Ever wondered when the whole trend of eyelashes came into play? Ikr…. weird thoughts. Anyways we are here to satisfy your curiosity; let’s get to know where false lash originated from, why and where it was used and how it has evolved — soooo, let’s take a trip back in makeup time, shall we?
Unfortunately, we must start this history with a bit of grossness. To understand why fake eyelashes were even created, we must first break down why long lashes were seen as an alluring feature in the first place.
Basically, the obsession with long lashes stemmed from the idea that long lashes became shorter with age. What increased the enthusiasm for long lashes was when Pliny the elder, an author in ancient Rome claimed they were linked to being chaste. He said that during sex, eyelashes fell excessively so if you were a woman, you had to have long lashes to prove your chastity.
Hundreds of years after that assertion, wigmakers in France would, in all seriousness, sew human hairs onto the eyelids of Parisians. Yes! Literally!!
Ikr!!! Pretty really does hurt! In 1899, for instance, there were accounts of women having lashes implanted into their eyelids via needles.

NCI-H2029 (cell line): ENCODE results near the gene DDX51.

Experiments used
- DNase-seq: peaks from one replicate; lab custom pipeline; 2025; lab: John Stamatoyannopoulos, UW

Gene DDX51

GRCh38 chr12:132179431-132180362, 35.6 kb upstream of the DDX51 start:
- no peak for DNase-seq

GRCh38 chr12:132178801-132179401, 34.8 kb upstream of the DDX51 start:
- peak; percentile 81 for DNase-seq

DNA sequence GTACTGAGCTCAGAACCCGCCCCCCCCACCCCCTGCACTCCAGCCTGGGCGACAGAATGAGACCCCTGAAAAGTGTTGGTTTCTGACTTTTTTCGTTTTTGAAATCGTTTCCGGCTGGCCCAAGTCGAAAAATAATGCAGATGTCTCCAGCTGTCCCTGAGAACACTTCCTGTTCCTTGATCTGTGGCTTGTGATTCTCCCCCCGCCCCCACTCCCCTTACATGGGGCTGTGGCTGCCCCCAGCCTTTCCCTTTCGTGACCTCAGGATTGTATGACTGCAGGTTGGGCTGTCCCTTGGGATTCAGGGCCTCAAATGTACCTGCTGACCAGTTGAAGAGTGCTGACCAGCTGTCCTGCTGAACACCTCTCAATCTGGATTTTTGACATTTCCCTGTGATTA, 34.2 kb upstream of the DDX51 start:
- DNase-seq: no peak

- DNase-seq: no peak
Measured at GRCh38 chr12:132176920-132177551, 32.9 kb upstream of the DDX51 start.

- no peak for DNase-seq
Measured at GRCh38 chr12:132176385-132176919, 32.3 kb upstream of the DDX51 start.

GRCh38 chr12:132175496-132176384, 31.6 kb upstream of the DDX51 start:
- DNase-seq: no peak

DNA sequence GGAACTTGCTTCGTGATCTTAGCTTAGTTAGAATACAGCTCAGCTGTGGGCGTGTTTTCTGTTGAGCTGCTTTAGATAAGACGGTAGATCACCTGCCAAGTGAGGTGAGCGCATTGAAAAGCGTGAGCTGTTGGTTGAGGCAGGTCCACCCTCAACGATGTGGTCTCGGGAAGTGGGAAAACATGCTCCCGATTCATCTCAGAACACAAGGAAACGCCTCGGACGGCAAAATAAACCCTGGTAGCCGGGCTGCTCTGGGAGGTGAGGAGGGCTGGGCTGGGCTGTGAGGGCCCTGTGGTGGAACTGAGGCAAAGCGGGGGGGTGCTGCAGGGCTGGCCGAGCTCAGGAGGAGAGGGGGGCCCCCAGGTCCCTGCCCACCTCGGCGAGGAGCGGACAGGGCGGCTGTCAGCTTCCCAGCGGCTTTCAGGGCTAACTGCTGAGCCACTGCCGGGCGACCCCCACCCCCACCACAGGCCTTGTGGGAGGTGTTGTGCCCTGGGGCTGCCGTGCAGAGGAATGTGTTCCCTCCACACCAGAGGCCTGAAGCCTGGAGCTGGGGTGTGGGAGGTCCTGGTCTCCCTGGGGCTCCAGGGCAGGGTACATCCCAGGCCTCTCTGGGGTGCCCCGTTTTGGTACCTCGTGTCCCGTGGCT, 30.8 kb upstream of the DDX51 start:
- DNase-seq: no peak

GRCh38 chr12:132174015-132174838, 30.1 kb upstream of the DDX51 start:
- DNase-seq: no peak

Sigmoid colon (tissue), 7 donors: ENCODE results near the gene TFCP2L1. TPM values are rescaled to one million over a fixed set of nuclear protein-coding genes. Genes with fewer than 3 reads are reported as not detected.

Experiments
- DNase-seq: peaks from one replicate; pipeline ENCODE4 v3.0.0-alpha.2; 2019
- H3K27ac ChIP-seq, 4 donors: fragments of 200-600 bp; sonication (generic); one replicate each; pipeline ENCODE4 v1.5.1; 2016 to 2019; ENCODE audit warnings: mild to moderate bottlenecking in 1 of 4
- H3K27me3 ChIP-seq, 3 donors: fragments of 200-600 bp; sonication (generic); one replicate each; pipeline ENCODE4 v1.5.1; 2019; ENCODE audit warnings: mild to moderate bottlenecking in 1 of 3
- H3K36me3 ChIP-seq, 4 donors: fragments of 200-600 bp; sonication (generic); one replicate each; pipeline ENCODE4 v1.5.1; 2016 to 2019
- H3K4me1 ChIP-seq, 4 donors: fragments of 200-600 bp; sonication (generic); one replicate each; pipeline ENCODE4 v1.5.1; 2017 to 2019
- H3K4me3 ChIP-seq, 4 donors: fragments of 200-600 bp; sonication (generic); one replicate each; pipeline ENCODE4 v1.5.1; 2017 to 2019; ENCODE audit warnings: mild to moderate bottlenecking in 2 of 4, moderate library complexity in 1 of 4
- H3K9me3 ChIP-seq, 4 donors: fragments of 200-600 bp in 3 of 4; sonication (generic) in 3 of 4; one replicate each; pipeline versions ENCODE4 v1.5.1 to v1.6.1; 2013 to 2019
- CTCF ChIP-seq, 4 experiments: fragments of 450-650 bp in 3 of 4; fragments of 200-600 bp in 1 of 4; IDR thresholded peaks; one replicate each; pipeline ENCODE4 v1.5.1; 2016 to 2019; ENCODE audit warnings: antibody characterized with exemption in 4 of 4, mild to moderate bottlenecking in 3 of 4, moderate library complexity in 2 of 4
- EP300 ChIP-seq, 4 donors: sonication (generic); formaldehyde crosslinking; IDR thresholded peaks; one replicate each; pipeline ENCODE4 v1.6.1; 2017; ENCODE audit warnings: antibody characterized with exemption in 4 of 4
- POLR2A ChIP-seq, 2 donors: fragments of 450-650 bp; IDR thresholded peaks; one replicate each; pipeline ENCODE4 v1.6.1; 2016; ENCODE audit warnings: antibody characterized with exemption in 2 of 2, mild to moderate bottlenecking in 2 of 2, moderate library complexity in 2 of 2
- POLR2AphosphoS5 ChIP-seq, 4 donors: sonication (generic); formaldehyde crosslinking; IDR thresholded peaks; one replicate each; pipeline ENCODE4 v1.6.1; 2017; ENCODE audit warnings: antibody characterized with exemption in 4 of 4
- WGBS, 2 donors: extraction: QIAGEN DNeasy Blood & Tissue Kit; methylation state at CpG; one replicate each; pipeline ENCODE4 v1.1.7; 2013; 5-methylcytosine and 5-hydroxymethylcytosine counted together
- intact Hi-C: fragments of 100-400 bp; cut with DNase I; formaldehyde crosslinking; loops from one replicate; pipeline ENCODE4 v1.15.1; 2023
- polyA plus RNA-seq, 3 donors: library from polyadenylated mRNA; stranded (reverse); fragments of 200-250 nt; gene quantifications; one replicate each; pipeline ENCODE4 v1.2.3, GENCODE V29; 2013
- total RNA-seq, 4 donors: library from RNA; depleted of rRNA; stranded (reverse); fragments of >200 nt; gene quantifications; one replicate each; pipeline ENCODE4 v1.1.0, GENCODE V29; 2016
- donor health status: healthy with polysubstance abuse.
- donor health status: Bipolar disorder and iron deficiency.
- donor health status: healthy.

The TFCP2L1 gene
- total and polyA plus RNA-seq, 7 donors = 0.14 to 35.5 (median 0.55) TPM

Around this time, the faint-hearted attempted to glue human hair to their eyelids instead of threading it, but the method wasn’t too successful and the hair often fell off.
In 1916, a picky Hollywood director, D. W. Griffith was filming Intolerance with actress Seena Owen and he decided that Seena Owen’s look was a little plain and she needed a little “something” to bring out the character he wanted so, he ordered the film’s wigmaker to glue lashes made of human hair onto Seena’s lash line using Spirit Gum. One morning she arrived at the studio with her eyes swollen nearly shut.
Fortunately for her, Mr. Griffith had already shot the important scenes he needed.
Plenty of people were still skeptical of false eyelashes in the 1920s, but it was a different story among the fashionistas. Through the 1930s, Vogue gave them their stamp of approval with ads featuring more artful fake lashes.
What made them a generally better product in the 1950s was the introduction of plastic materials fit for fake eyelashes. No longer were lashes made of human hair and or fabric, but durable thin plastic (which is how some are still manufactured today).
In the 2000s, fake eyelashes got a very fancy and very expensive makeover. Jennifer Lopez wore fake eyelashes made of red fox fur to the 2001 Academy Awards. In 2004, to promote her Re-Invention tour, Madonna started wearing a $10,000 pair of mink and diamond lashes.
With lashes worn by some of the world’s most famous women, they eased into the mainstream. Fake eyelashes are now sold anywhere and almost every lady owns at least a pair.
Whew! With such a dark and menacing history, its a wonder how fake eyelashes are so popular.
Well, there you have it! The whole history of how eye lashes came to being. We hope you learnt something new from the article (well obviously you did). Want to know the history about anything else?Do let us know.